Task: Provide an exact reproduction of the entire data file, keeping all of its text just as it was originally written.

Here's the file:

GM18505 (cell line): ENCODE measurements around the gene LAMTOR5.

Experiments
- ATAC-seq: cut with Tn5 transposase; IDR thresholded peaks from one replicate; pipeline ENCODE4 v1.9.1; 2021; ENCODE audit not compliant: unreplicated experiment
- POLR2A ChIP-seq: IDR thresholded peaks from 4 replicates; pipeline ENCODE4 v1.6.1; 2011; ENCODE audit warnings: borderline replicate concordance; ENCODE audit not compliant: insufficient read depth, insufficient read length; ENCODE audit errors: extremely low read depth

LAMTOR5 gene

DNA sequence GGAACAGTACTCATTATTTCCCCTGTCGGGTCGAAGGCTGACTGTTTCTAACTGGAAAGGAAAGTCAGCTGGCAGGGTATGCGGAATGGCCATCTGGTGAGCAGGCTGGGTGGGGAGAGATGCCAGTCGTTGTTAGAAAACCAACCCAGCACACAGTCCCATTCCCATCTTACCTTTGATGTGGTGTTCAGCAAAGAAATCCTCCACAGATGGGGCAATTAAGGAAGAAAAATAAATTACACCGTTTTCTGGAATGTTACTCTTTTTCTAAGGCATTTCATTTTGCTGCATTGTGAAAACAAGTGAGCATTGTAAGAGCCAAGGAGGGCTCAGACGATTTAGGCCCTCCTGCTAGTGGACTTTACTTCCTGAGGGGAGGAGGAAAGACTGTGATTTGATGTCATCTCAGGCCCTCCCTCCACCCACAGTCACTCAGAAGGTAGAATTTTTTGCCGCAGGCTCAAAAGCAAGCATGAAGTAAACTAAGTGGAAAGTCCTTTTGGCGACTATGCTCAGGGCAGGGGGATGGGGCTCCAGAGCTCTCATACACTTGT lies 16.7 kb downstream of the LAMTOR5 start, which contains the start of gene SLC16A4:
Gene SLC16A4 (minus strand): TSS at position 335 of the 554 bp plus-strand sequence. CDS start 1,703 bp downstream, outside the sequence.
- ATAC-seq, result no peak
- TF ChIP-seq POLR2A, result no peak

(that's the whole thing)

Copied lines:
GM18505 (cell line): ENCODE measurements around the gene LAMTOR5.

Experiments
- ATAC-seq: cut with Tn5 transposase; IDR thresholded peaks from one replicate; pipeline ENCODE4 v1.9.1; 2021; ENCODE audit not compliant: unreplicated experiment
- POLR2A ChIP-seq: IDR thresholded peaks from 4 replicates; pipeline ENCODE4 v1.6.1; 2011; ENCODE audit warnings: borderline replicate concordance; ENCODE audit not compliant: insufficient read depth, insufficient read length; ENCODE audit errors: extremely low read depth

LAMTOR5 gene

DNA sequence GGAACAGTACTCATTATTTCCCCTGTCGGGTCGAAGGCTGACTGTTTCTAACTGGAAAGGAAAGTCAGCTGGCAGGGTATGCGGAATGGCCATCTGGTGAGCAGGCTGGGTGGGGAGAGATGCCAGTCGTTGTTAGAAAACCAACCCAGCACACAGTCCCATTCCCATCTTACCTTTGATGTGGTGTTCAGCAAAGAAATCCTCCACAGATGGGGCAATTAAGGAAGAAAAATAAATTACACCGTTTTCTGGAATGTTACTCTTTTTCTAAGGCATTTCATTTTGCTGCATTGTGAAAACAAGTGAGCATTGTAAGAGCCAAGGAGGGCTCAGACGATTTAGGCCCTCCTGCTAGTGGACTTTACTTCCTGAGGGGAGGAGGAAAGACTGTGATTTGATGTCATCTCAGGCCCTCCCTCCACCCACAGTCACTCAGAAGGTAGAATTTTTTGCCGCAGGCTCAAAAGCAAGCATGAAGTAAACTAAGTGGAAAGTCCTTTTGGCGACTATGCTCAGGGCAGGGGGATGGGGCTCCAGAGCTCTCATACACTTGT lies 16.7 kb downstream of the LAMTOR5 start, which contains the start of gene SLC16A4:
Gene SLC16A4 (minus strand): TSS at position 335 of the 554 bp plus-strand sequence. CDS start 1,703 bp downstream, outside the sequence.
- ATAC-seq, result no peak
- TF ChIP-seq POLR2A, result no peak